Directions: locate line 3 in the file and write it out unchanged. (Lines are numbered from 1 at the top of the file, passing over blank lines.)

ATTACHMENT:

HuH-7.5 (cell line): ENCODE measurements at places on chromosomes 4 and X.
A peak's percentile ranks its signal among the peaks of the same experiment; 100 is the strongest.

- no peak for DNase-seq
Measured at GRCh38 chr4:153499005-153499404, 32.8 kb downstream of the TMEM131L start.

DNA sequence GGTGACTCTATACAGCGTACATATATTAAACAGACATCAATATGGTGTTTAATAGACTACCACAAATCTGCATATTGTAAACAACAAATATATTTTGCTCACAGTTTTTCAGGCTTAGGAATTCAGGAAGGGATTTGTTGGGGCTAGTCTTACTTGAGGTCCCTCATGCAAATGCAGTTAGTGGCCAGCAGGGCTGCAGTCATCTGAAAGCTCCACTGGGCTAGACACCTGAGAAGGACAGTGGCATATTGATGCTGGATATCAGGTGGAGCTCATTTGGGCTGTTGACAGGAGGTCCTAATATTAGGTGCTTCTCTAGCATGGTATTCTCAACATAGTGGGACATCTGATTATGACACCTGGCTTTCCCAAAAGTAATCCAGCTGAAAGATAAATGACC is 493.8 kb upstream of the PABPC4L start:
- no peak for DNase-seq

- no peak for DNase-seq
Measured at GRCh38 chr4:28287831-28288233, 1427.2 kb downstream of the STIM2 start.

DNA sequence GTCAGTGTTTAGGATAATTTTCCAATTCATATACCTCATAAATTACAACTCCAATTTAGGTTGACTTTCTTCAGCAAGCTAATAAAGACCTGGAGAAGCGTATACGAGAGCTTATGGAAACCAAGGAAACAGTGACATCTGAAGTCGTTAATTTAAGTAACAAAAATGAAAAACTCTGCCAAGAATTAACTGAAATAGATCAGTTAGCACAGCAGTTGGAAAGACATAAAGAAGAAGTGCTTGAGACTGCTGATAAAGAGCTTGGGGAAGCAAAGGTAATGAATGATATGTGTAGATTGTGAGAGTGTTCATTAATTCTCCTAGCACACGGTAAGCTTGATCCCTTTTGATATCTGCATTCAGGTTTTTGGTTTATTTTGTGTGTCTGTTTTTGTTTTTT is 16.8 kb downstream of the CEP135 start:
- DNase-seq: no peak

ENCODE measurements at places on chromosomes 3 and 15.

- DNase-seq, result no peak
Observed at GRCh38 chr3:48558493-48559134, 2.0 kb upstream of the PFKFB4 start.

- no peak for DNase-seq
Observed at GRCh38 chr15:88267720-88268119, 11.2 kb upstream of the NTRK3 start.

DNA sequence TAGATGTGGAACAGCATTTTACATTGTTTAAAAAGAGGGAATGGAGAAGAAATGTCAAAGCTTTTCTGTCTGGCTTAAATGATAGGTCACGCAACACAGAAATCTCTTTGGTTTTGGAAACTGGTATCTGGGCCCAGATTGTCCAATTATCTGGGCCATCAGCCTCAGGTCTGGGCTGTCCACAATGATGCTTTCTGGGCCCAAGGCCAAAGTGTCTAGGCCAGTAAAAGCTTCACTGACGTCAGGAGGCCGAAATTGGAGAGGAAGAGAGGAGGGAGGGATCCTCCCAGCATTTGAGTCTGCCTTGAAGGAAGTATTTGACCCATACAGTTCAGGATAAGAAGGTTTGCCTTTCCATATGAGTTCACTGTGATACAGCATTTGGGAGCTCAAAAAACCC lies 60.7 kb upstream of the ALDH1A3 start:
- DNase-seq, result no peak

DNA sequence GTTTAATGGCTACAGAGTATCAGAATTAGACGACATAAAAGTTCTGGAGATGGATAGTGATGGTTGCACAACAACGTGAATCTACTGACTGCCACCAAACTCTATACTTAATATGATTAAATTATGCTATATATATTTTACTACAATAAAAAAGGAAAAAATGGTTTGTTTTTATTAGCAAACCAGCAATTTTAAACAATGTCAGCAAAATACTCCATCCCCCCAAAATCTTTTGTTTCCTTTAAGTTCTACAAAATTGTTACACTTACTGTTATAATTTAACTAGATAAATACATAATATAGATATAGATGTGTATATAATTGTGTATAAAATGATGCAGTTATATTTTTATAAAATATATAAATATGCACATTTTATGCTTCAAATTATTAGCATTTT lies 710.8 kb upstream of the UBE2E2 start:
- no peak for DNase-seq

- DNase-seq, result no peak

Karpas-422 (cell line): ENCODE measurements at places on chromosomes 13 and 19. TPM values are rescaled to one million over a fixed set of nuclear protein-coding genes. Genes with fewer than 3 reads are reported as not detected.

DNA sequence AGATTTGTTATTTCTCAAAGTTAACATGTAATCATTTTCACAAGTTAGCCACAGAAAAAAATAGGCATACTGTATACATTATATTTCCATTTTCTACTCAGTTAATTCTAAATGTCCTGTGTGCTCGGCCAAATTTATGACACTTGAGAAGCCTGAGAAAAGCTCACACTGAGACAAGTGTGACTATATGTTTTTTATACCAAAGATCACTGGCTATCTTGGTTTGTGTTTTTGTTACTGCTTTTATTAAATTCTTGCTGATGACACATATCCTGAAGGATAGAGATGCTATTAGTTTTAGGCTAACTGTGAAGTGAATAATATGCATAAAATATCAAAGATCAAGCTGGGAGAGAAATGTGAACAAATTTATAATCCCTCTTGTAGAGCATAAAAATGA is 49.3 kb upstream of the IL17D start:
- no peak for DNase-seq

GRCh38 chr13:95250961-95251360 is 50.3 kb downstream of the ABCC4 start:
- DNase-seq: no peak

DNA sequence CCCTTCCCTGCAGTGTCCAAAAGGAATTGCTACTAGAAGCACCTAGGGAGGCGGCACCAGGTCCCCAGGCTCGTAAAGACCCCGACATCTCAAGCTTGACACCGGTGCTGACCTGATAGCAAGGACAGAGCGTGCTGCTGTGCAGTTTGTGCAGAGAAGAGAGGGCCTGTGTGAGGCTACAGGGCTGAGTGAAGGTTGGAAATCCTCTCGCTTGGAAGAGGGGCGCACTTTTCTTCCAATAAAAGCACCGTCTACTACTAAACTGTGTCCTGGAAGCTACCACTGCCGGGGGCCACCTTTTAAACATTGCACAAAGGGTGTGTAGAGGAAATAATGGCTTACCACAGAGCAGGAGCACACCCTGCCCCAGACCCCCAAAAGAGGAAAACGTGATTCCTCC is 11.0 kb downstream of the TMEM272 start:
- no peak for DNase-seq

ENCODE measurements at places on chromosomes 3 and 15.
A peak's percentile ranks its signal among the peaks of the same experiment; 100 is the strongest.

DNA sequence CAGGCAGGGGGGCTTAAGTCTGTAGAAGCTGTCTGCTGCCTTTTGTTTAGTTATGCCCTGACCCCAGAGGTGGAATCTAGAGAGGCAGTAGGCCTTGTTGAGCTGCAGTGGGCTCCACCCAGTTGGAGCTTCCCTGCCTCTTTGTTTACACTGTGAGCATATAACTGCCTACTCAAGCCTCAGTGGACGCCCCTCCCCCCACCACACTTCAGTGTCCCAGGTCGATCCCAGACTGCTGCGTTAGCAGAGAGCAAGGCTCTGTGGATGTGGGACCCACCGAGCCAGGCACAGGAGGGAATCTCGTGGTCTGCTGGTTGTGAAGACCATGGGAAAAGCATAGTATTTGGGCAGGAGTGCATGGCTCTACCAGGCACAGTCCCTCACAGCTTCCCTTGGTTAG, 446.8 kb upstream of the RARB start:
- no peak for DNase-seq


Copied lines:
- no peak for DNase-seq